A 33-year-old identity thief who bought a diamond-encrusted bitcoin pendant and stole half a million dollars gets 3 years in prison
- A 33-year old who used the dark web to steal $500,000 and buy
bitcoinhas been sentenced to prison.
- Aaron Laws used
burner phonesand recruited accomplices to avoid detection, a Seattle court said.
- He bought a diamond-encrusted bitcoin pendant and a Rolex that cost more than $34,000.
A "prolific identity thief" who fraudulently used credit cards, pocketed $500,000, and bought bitcoin has been sentenced to three years in prison, the US District Court in Seattle announced on Friday.
Aaron Laws of Atlanta, Georgia, the 33-year-old suspect, employed a sophisticated scheme that involved recruiting accomplices, operating digital wallets and burner phones, and using bitcoin to avoid detection, Acting US Attorney Tessa Gorman said.
"Motivated by greed, this defendant attempted to use digital advances to hide his old-fashioned fraud," Gorman said in a statement.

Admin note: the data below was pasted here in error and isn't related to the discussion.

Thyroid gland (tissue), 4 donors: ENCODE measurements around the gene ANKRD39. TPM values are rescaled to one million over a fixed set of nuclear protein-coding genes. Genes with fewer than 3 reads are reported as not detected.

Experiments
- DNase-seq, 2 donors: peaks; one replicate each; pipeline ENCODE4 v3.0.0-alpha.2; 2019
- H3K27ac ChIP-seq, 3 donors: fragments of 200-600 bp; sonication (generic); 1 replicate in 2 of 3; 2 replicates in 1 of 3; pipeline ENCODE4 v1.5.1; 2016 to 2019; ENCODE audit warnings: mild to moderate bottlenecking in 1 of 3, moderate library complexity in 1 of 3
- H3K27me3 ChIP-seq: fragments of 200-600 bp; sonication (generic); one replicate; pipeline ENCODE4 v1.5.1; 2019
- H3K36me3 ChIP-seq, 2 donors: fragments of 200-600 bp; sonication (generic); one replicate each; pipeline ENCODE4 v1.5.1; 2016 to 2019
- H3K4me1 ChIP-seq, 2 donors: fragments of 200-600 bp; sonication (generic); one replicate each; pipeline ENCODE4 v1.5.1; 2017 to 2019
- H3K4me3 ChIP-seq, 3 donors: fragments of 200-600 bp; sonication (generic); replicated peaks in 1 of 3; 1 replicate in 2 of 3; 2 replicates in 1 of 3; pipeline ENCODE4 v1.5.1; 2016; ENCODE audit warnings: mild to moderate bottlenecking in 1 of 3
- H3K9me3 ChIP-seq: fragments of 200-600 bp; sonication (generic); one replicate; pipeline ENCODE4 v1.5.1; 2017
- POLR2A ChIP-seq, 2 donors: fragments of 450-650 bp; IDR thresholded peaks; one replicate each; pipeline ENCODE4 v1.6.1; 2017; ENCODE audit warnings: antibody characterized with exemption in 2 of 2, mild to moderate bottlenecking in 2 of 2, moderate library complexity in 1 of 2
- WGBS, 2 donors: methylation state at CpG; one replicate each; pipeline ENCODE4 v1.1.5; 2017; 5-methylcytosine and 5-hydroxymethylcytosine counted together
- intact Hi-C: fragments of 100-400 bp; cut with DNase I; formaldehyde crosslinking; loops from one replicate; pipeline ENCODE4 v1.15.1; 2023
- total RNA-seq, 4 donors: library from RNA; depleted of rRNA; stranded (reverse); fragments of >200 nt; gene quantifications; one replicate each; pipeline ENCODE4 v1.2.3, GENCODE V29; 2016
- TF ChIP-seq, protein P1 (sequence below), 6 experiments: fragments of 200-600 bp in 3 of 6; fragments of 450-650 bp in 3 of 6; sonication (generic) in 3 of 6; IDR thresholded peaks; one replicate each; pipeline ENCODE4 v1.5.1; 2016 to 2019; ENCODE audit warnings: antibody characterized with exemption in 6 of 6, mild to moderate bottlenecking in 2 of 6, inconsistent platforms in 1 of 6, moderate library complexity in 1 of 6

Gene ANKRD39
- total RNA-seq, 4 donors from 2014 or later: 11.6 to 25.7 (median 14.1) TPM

"At all phases - from accessing the dark web, to loading stolen data onto digital wallets, to acquiring prepaid anonymous phones, to adopting aliases, to laundering money through anonymous cryptocurrency accounts - his operation was sophisticated and difficult to detect. But ultimately
Laws acquired credit card information from "carding websites" on the dark web to carry out his scheme, the District Court said, citing case records. Such illegal websites are used to share stolen credit card data and for criminal activity.
He stored this information on digital wallets on prepaid phones, then immediately used it to make fraudulent purchases of luxury goods and items that could be sold for cash or bitcoin, the court said. He also bought a diamond-encrusted bitcoin pendant and a Rolex watch that cost more than $34,000.
Laws spent about $166,000 on bitcoin between February and November 2017, buying 56% of that amount in just one day - on August 23, 2017. He was arrested in October of that year, having to serve time in jail on the weekends. But he continued to commit fraud across the country, the statement said.
He "had a very complicated criminal enterprise and nothing seemed to deter him," US District Judge Robert Lasnik said at the sentence hearing.
Laws pleaded guilty to charges of conspiracy to commit bank fraud and aggravated
Representatives for Aaron Laws could not be reached for comment.
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